Paul, without a doubt. An X-factor isn’t usually a team’s best player, but with CP3’s health being such a question mark, he has to be the guy whose performance swings the Clippers’ chances the most in one direction or the other.
We saw how he played in Game 7 against the Spurs despite being hobbled. He was hitting everything, whether from the outside or from mid-range, contested and uncontested. But he had to operate from the outside, since he struggled to speed past his defenders. His ability to change directions and maneuver screens on defense was also compromised.
So, kudos to him for a great performance through adversity, but an injured Paul probably won’t be quite that good again.
Now, if CP3 completely regains his mobility while staying ridiculously hot from the outside, he’ll be impossible to contain. That’s a combination that all but ensures a Clippers series win.
What happened in the season series?
The teams split the season series 2-2. Here’s a brief summary of each game:
Game 1 (Nov. 28): Clippers win 102-85
The Clippers had no problem disposing of a Rockets team without three starters, including Howard. Griffin torched the likes of Motiejunas and Tarik Black for 30 points and 10 rebounds.
Game 2 (Feb. 11): Clippers win 110-95
Howard was out again, but so was Griffin. DeAndre Jordan took advantage more than the Rockets’ bigs did, totaling 24 points and 20 rebounds. Some of those points came in Hack-a-Jordan situations, but it was an impressive performance either way. The Rockets were ice-cold from three, shooting 9-0f-45 from the great beyond.
Game 3 (Feb. 25): Rockets win 110-105
With Howard and Griffin still both out, the Rockets won this contest by passing the ball more cleanly than Los Angeles, earning a 27-to-9 assist-to-turnover ratio compared to 18-to-15 for the Clippers. Corey Brewer also scored 13 fourth-quarter points.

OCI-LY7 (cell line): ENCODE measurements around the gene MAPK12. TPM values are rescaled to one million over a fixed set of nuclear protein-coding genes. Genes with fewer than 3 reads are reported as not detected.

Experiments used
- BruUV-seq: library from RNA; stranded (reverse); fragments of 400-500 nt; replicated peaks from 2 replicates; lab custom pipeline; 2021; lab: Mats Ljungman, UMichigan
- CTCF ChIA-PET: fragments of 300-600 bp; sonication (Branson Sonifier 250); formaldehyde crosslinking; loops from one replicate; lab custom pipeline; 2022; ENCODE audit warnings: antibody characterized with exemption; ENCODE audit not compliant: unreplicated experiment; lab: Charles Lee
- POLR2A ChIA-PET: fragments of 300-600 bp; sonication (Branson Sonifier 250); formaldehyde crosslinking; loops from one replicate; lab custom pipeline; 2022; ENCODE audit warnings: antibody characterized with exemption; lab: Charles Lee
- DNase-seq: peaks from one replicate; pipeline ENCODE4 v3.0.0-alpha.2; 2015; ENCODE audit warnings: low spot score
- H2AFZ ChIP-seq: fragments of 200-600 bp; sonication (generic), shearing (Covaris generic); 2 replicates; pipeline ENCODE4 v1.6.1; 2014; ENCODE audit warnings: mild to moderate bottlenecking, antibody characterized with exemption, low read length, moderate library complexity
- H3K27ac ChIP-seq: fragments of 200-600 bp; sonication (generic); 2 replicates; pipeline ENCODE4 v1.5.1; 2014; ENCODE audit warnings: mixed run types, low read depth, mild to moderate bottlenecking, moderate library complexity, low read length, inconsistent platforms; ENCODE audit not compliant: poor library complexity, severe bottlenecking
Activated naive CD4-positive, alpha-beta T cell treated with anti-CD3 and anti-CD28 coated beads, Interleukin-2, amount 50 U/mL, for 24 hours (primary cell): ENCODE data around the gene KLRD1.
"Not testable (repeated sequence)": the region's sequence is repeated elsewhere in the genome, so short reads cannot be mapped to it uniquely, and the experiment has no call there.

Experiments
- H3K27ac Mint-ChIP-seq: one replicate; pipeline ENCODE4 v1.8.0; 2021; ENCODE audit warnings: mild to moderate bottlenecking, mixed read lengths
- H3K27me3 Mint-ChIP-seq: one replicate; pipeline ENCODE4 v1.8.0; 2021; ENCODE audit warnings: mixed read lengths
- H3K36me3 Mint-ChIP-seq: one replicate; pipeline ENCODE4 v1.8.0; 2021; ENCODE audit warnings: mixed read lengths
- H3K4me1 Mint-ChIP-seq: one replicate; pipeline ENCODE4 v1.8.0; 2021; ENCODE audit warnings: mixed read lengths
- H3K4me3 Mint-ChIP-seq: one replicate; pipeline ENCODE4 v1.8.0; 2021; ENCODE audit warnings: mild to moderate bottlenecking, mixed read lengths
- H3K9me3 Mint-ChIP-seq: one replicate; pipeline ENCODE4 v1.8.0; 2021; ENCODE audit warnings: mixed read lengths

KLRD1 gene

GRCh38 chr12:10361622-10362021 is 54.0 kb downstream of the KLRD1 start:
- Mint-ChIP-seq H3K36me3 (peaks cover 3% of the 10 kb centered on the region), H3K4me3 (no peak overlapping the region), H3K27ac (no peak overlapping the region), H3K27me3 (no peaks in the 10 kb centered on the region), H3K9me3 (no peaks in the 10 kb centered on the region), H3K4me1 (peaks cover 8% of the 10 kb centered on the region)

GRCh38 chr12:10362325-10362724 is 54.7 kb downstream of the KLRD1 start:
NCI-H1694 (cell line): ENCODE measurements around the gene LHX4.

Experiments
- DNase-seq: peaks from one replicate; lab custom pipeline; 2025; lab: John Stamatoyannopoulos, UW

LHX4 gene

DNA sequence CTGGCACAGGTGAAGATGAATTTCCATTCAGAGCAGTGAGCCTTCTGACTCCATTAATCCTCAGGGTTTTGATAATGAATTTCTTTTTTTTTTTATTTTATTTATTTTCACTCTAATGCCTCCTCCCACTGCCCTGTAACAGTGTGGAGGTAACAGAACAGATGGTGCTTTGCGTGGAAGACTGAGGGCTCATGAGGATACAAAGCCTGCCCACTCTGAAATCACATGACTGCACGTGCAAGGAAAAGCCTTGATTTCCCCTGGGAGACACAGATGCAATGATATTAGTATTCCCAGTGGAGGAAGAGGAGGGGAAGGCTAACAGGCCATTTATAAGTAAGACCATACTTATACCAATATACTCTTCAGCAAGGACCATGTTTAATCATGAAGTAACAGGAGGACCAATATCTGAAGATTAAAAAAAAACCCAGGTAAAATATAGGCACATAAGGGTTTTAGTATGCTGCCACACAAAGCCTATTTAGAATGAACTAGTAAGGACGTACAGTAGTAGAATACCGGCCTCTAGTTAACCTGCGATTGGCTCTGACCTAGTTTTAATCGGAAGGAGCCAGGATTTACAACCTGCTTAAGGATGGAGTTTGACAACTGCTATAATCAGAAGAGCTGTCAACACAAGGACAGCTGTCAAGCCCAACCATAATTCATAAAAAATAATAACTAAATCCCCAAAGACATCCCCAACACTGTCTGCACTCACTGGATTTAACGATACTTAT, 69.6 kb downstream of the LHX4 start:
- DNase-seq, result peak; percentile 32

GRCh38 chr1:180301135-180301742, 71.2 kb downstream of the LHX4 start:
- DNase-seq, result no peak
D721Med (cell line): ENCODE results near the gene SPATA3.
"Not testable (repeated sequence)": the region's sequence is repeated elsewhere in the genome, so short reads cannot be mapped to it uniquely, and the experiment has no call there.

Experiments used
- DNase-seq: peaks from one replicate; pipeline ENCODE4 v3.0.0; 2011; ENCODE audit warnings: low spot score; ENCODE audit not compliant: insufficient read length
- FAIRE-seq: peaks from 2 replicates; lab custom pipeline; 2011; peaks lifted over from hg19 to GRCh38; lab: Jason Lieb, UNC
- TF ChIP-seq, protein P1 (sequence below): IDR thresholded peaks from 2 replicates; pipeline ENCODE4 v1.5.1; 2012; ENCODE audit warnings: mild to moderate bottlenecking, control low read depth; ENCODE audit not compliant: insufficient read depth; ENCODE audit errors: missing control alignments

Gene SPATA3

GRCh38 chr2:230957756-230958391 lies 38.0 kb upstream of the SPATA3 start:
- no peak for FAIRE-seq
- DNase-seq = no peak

Game 4 (March 15): Rockets win 100-98
Harden had his best game of the season series with 34 points, seven rebounds and seven assists, pushing the Rockets to the close victory over Los Angeles. Howard was still out, but Griffin couldn’t take advantage, scoring only 11 points.
Who will win?
First of all, you really should take the season series between the Clippers and Rockets with a grain of salt. Injuries abounded throughout the four games and the squads now find themselves in very different positions heading into Monday night’s showdown in Houston.
The whole “rest vs. rust” argument will certainly be relevant in this series. The Rockets haven’t played since last Tuesday while the Clippers are coming off a grueling seven-game series against the Spurs.
There could be an adjustment period to start Game 1 for the Rockets, who aren’t used to playing a team as good as the Clippers. On the other hand, fatigue could definitely be a factor for Los Angeles, who had three starters play more than 39 minutes per game in their first round.
Strategically, both Harden and a healthy CP3 present matchup problems for the opposition.
Los Angeles doesn’t have that ideal perimeter defender who can shut down big 2-guards like The Beard. Matt Barnes and J.J. Redick will probably switch off on Harden, with Barnes checking him the majority of the time.
The Rockets are starting a 37-year-old Jason Terry in Beverley’s place, which means they’ll have to find someone else to guard Paul. Trevor Ariza is the most logical candidate (with Brewer doing it in reserve), but they’ll need to find someone for Harden to cover. Redick is an option, but Houston would rather its offensive star didn’t have to run around all those screens to chase the three-point specialist. If Harden guards Barnes, Terry will have to be the one running around those screens. It’s not ideal, but that final scenario is probably the most likely one.
If CP3 is even somewhat healthy, the Clippers will have the advantage in the starting lineup, as they would against any team in the league. Of course, Smith and Brewer off the bench keeping both the Rockets’ perimeter and post players fresh is huge for Houston and a definite advantage there.
Basically, the teams are almost a wash, with CP3’s health as the huge deciding factor. He’s still questionable to play Game 1.
With home-court advantage in the Rockets’ favor, probability that Paul’s mobility will be affected at least initially and fatigue taking a slight toll on the Clippers, I think Houston will pull it out.
Series Prediction: Rockets in 7 (R0ckets win Games 1, 2, 5 and 7)